Here she wrote a series of three poems of torment and despair, “Passages de la Patagonia” (Patagonian Landscapes).
Chilean Indian Territory
Two years later, they transferred her to Liceo de Niñas in Temuco, the major city in the heart of the Chilean Indian territory. Gabriela wrote a poem, “Poemas de la madre más triste” (Poems of the Saddest Mother), inspired by the humble and destitute Indians who endured abusive treatment there.
Gabriela’s experiences at these schools gave her direct knowledge of the national education system, the geography of her country, and of the Chilean people. In 1921, she reached her highest position in the country’s educational system as principal of Liceo de Niñas number 6 in the Chilean capital, Santiago.
We are guilty of many errors and many faults, but our worst crime is abandoning the children, neglecting the fountain of life. Many of the things we need can wait. The child cannot. Right now is the time his bones are being formed, his blood is being made, and his senses are being developed. To him we cannot answer “Tomorrow,” his name is today. Su Nombre es Hoy (His Name is Today)Gabriela Mistral
A Year of Decision and Change
In 1922, Gabriela left her career as an educator and began a period of “self-exile.”
That year, the Universidad de Chile (The Chilean National University) granted Gabriela the professional title of teacher of Spanish.
This was also the year she published her first book, Desolación. Desolación is a collection of poems exploring motherhood, religion, nature, morality, love for children, and her personal sorrows. The book, often called her greatest collection, solidified her international reputation.
She gave lectures and readings and toured Cuba and Mexico. The first of many visits to many countries over the years.
When asked why she wrote, Gabriela replied,
I write poetry because I can’t disobey the impulse; it would be like blocking a spring that surges up in my throat. For a long time, I’ve been the servant of the song that comes, that appears and can’t be buried away.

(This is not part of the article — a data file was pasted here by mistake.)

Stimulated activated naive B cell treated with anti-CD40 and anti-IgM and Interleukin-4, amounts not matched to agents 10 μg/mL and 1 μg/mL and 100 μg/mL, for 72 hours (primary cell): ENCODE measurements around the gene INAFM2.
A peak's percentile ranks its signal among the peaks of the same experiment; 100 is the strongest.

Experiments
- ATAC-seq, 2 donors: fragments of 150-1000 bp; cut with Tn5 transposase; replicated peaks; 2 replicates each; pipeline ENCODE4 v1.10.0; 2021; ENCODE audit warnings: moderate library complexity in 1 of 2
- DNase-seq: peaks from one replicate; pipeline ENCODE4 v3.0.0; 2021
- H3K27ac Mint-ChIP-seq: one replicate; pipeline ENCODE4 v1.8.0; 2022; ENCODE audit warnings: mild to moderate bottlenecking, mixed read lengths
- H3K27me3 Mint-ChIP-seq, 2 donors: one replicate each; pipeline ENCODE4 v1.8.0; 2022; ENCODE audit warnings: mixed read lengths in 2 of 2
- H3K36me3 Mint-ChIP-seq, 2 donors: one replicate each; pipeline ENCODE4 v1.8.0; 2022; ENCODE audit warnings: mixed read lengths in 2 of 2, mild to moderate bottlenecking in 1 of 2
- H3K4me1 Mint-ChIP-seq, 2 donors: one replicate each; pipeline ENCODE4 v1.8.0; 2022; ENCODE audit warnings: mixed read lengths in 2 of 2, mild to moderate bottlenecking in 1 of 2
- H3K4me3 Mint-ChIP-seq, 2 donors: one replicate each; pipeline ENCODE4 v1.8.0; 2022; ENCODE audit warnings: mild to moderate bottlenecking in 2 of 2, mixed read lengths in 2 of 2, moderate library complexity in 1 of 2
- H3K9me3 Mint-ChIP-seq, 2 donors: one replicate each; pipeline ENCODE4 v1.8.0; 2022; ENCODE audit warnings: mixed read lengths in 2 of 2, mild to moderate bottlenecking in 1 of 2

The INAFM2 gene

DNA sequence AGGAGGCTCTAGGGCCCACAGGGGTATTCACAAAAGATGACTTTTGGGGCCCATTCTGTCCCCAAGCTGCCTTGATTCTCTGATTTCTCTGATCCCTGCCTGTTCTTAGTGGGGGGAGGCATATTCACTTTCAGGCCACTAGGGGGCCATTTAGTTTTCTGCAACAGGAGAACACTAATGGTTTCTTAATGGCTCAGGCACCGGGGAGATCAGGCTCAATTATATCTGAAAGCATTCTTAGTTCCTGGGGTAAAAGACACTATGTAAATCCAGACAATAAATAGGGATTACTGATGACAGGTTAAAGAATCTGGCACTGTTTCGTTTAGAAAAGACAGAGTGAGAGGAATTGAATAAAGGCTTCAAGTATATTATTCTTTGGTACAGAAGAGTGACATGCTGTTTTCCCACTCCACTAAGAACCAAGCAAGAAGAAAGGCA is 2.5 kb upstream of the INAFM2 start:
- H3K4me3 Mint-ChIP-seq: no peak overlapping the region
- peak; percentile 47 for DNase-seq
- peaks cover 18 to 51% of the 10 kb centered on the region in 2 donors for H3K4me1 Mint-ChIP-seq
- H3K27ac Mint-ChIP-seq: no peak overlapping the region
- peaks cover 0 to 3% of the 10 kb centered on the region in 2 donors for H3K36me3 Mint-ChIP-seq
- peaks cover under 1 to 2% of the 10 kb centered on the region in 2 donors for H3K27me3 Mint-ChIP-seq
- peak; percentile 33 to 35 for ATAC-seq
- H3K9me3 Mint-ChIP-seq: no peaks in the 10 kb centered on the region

How to seal myself up now? … It no longer matters to me who receives what I submit. What I carry out is, in that respect, greater and deeper than I, I am merely the channel.”From the Literary Ladies Guide
Fame, Travel, and Diplomacy
Gabriela lived in Mexico for a time and helped rebuild the education system after the Mexican Revolution.
She published her second book in 1924. Ternura (Tenderness) is a collection of poems exploring the theme of childhood.
She also began a new career as a diplomat for the Chilean government. In 1925, Gabriela became the secretary of the Latin American section in the League of Nations in Paris. To make ends meet, she continued to travel and teach. She taught classes at various colleges, including Columbia University, Barnard College, and Middlebury College.
Later that year, she received her retirement from the government. She returned to Chile and depended on this pension.
By 1929, Gabriela was living in the small village of Bedarrides, France, when a half-brother she didn’t know existed appeared. Son of the father who had abandoned her, he brought his four-year-old son, Juan Miguel Godoy Mendoza. The boy’s Catalan mother had died. Her half-brother left the boy with Gabriela and disappeared. She had a family at last.
A few months later, Gabriela received word that her mother, whom she hadn’t seen in four years, had died. Gabriela wrote a series of eight poems expressing her bereavement, “Muerte de mi madre” (Death of My Mother).
In 1930, the government suspended her retirement benefits, leaving her with little income.
In 1932, the Chilean government gave Gabriela a consular position in Naples. However, Mussolini’s government refused to recognize her because of her opposition to fascism.
In 1933, she taught at Puerto Rico’s University in Río Piedras. The university gave her a doctorate in Honoris Causa, her first.
In June she took a consular position in Madrid. Unfortunately, she expressed some critical opinions of Spain in private and they forced her to leave the country in 1936.
She became an ambassador-at-large for Latin American Culture. She represented Chile as an honorary consul in Brazil, Spain, Portugal, Italy and the United States before and during World War II. Her consular duties were mostly unpaid.
Tala, her book of poems about maternity and childhood, was published in 1938.
Fearing her nephew would get involved in the fascist movement, Gabriela took Mistral general consular post in Rio de Janeiro.
They lived for a while in Niteroi, then moved to Petropolis in 1941. There she frequently visited with her friends and neighbors, the Jewish writer Stefan Zweig and his wife. But the couple’s growing despair over the situation in Europe led to their double suicides.
Then on August 31, 1943, her nephew and adopted son, Juan Miguel, died of arsenic poisoning, later ruled a suicide.